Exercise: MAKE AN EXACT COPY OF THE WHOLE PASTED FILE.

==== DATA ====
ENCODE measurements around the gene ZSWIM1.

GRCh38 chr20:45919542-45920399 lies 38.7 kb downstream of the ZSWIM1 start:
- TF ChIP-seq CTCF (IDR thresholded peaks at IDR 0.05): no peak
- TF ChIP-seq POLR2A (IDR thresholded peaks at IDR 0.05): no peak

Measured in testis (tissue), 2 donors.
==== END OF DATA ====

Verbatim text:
ENCODE measurements around the gene ZSWIM1.

GRCh38 chr20:45919542-45920399 lies 38.7 kb downstream of the ZSWIM1 start:
- TF ChIP-seq CTCF (IDR thresholded peaks at IDR 0.05): no peak
- TF ChIP-seq POLR2A (IDR thresholded peaks at IDR 0.05): no peak

Measured in testis (tissue), 2 donors.